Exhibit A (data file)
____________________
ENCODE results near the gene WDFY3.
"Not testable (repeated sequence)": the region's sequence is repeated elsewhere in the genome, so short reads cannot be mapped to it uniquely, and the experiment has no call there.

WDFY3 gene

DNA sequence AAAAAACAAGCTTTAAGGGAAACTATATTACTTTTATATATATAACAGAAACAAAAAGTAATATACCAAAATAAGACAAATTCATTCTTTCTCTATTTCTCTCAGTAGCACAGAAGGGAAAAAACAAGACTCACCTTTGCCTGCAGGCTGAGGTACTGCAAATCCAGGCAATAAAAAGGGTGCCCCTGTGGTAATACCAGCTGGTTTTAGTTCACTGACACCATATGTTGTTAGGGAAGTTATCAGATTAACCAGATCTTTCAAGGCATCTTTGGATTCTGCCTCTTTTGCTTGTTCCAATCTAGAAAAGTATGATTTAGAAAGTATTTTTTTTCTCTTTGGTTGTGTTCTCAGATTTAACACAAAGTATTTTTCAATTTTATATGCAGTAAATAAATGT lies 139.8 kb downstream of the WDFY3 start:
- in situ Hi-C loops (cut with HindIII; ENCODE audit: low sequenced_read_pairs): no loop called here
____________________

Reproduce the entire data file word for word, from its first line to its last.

ENCODE results near the gene WDFY3.
"Not testable (repeated sequence)": the region's sequence is repeated elsewhere in the genome, so short reads cannot be mapped to it uniquely, and the experiment has no call there.

WDFY3 gene

DNA sequence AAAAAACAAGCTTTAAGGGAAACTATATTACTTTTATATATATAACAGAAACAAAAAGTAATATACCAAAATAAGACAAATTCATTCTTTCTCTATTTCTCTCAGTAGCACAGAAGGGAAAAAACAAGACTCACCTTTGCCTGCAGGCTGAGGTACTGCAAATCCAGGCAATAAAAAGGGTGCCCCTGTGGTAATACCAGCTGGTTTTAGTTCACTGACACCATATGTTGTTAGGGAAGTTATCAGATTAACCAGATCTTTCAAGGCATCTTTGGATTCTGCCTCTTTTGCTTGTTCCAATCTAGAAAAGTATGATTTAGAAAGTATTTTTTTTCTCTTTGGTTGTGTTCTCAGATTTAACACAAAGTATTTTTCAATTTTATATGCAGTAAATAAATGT lies 139.8 kb downstream of the WDFY3 start:
- in situ Hi-C loops (cut with HindIII; ENCODE audit: low sequenced_read_pairs): no loop called here